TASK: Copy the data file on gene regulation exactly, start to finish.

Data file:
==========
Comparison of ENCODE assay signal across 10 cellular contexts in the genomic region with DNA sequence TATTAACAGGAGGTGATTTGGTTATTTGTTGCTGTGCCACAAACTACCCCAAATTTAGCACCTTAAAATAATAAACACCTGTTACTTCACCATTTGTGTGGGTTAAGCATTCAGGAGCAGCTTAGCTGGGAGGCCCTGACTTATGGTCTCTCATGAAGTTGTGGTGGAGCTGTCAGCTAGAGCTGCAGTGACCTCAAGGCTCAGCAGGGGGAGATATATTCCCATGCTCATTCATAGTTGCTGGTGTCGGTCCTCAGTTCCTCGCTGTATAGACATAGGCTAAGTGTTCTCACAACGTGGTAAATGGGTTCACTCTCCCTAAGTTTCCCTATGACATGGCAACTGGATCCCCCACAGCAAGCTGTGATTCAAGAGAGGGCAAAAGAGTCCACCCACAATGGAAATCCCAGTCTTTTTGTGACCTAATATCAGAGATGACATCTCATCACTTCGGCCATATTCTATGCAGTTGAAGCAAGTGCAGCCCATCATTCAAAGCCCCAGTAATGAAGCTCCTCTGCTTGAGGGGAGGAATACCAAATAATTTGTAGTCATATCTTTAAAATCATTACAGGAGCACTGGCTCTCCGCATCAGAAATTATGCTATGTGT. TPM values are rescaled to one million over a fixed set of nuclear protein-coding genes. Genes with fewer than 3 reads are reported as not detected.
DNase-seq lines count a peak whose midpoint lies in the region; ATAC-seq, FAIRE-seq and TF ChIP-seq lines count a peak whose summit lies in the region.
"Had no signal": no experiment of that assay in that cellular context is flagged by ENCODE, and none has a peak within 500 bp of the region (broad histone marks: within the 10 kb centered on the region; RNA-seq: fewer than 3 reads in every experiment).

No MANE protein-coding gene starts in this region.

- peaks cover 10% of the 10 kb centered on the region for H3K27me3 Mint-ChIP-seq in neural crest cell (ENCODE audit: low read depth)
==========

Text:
Comparison of ENCODE assay signal across 10 cellular contexts in the genomic region with DNA sequence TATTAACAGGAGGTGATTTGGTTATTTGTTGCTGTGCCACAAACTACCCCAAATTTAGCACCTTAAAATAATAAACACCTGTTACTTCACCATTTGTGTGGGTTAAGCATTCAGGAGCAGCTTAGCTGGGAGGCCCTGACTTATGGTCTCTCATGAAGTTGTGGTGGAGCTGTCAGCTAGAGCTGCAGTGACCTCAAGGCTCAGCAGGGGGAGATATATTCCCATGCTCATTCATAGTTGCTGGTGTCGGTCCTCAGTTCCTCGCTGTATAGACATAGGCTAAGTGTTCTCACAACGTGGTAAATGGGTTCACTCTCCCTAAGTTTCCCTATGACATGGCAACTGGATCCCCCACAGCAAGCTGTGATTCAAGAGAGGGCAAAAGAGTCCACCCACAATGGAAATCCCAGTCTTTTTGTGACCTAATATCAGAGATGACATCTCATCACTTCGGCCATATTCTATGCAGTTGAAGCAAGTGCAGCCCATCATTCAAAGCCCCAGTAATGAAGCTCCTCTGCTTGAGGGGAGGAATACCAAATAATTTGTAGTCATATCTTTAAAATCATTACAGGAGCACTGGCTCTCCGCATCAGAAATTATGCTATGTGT. TPM values are rescaled to one million over a fixed set of nuclear protein-coding genes. Genes with fewer than 3 reads are reported as not detected.
DNase-seq lines count a peak whose midpoint lies in the region; ATAC-seq, FAIRE-seq and TF ChIP-seq lines count a peak whose summit lies in the region.
"Had no signal": no experiment of that assay in that cellular context is flagged by ENCODE, and none has a peak within 500 bp of the region (broad histone marks: within the 10 kb centered on the region; RNA-seq: fewer than 3 reads in every experiment).

No MANE protein-coding gene starts in this region.

- peaks cover 10% of the 10 kb centered on the region for H3K27me3 Mint-ChIP-seq in neural crest cell (ENCODE audit: low read depth)